Spiritual Meaning of Dreadlocks

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It is not clear where the word “dreadlock” comes from.

Translated it means locks / curls of dread / awe, which could refer to the sense of “dread” (awe) for God, often mentioned by Rastafarians and other Christians; therefore, it is by no means excluded that “dreadlock” is a Rastafarian term.

Another theory argues that whoever wore this hair had “scared” (dread) someone else who then wrote or talked about it.

There is talk of African warriors, for example, who frightened the first European invaders.

Dreadlocks are locks of hair that over time have compacted together to form tubular skeins.

This happens spontaneously by letting the hair grow without being combed, which applies to all ethnic groups and all hair types.

Spiritual Meaning of Dreadlocks – Meaning

According to logic, therefore, the history of dreadlocks began with the birth of man.

However, if we talk about figurative evidence of the use of dreadlocks, the first ones come from 3600 years ago, with this fresco on the island of Santorini, Greece, depicting wrestlers with dreadlocks.

The Bronze and Iron Ages brought many pictures like this to us. For example, it seems that among the Egyptians, the Sumerians and other populations, many wore dreadlocks.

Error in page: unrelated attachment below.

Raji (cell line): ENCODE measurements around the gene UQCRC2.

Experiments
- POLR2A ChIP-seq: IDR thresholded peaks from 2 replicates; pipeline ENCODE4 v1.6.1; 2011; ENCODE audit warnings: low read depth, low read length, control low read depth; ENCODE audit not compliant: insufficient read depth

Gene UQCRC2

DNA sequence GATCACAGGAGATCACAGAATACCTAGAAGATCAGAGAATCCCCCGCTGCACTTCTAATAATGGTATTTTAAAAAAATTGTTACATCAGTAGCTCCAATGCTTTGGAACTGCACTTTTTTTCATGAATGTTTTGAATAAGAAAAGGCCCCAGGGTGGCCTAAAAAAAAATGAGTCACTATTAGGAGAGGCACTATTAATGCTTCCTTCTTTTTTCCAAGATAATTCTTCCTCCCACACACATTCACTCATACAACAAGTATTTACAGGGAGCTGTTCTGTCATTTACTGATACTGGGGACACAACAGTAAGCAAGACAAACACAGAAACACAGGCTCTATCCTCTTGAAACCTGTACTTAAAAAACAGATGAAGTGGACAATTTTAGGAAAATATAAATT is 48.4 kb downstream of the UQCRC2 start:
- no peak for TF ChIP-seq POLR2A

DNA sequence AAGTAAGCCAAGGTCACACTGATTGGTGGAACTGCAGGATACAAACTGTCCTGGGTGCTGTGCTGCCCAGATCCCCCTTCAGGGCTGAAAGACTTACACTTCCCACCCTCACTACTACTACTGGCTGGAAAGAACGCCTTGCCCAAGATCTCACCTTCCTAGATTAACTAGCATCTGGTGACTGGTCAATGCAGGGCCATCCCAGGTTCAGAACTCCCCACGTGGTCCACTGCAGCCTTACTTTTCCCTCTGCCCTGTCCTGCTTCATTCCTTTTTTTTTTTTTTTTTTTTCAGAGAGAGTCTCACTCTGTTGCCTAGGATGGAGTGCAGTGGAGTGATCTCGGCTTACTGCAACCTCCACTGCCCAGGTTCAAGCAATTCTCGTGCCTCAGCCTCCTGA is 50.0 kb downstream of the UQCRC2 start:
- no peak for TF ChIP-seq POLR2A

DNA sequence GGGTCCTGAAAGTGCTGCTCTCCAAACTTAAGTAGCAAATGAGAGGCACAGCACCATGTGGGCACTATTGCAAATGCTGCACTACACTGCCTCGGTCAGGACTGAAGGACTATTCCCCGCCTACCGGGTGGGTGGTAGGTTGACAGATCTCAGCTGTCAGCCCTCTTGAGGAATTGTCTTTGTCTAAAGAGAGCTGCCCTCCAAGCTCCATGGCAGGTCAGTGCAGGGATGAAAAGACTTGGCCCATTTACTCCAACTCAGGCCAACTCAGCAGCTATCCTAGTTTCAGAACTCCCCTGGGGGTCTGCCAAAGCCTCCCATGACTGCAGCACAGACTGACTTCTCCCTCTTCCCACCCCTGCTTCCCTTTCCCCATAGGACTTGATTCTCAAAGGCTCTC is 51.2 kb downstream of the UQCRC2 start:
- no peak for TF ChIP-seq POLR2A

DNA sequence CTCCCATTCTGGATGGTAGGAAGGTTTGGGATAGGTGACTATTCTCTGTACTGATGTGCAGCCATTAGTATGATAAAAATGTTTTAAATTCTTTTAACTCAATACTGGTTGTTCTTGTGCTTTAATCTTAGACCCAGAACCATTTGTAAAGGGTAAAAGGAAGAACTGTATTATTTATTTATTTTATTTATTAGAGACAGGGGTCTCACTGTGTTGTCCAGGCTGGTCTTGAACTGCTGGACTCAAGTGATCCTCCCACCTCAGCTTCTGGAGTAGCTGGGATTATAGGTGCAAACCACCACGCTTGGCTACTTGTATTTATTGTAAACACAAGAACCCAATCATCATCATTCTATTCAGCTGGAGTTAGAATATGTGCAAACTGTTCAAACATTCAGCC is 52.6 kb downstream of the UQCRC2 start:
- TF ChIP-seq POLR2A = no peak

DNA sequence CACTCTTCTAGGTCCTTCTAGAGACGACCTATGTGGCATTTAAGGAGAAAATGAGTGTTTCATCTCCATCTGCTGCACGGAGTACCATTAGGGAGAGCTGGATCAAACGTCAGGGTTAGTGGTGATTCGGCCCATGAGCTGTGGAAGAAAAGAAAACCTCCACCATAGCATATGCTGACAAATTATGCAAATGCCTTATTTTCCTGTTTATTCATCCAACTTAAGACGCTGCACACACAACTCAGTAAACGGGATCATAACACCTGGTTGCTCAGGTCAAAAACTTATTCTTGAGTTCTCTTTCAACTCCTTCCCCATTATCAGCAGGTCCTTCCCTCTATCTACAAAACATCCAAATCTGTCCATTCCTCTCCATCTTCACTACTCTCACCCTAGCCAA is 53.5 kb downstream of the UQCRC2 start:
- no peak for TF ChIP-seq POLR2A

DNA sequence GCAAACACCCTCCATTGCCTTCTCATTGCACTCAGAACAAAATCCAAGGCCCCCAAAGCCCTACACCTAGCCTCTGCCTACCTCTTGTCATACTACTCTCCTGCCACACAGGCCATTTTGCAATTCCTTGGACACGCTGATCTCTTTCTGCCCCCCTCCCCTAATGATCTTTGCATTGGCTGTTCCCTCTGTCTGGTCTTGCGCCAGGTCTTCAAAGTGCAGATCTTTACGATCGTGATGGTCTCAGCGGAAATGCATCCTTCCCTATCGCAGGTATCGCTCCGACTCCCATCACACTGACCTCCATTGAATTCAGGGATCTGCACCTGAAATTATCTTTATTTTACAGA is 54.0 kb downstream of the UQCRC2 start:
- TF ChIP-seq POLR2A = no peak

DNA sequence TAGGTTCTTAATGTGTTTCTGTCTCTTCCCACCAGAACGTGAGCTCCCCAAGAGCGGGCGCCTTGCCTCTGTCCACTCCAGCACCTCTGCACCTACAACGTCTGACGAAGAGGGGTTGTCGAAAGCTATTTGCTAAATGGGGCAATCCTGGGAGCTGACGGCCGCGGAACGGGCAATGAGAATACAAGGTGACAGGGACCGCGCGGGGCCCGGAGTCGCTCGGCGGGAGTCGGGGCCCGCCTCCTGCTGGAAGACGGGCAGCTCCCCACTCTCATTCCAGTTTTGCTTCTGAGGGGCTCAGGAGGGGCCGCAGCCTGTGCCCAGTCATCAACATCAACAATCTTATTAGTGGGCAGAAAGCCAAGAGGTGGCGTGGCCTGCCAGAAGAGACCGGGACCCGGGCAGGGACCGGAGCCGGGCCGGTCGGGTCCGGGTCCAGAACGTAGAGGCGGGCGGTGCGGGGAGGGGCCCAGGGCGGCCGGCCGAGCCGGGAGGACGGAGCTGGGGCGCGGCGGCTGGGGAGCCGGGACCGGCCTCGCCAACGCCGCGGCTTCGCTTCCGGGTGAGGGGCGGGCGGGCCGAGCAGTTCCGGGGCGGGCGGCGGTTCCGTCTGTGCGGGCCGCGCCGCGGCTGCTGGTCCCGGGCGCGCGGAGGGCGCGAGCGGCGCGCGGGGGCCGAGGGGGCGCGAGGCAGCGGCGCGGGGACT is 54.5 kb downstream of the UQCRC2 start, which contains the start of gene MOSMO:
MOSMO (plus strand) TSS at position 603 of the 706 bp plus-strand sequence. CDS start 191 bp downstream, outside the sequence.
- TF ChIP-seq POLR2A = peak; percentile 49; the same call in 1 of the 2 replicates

But it’s hard to tell dreads from braids in fairly basic depictions like this one above. Dreads are also said to have been found on Egyptian mummies, but I have not found any photos.

Let’s now pass to the non-figurative testimonies of the history of dreadlocks, in particular those related to sacred scriptures, which allow us to go much further back in time than statues and frescoes.

The first written testimony is given to us by the Vedas, the Hindu sacred texts, which describe Shiva wearing dreadlocks, called “Jada” or “Jaata”. Many “naga”, or ascetic followers of Shiva, still carry their Jata today.

These Jata have functions related to the spiritual energy of the wearer. The holy men called Sadhu, who can be seen in India and Nepal wandering around with a sly air, always greeted with kindness, wear their dreads curled up on their heads.

The Bible offers us another written testimony, which is cited in the English sources of the history of dreadlocks. In a passage from his friend Testament Samson loses his strength when his hair is cut.

In the English versions, hair is called locks rather than hair, and for many English speakers this means dreadlocks, but it could simply be a discrepancy in bible translations.

Dreadlocks or non-dreadlocks, hair often plays a role in the spirituality of the human being. There is often the belief that hair is an extension of our nervous system and that it also strengthens the spiritual energy of the person who wears it.

Sometimes they even give paranormal powers, acting as antennas, to capture the intentions of others before they are externalized.

In this sense they are excellent for warriors and hunters. It is said that this is the reason why the American Indians wore their hair long, and also the reason why they were so agile in nature.

Many believe that the life force, also called “qi” (read “CI”) or “prana”, involuntarily escapes from the body through the top of the head, and keeping the hair or dreads curled on the top prevents or delays the release.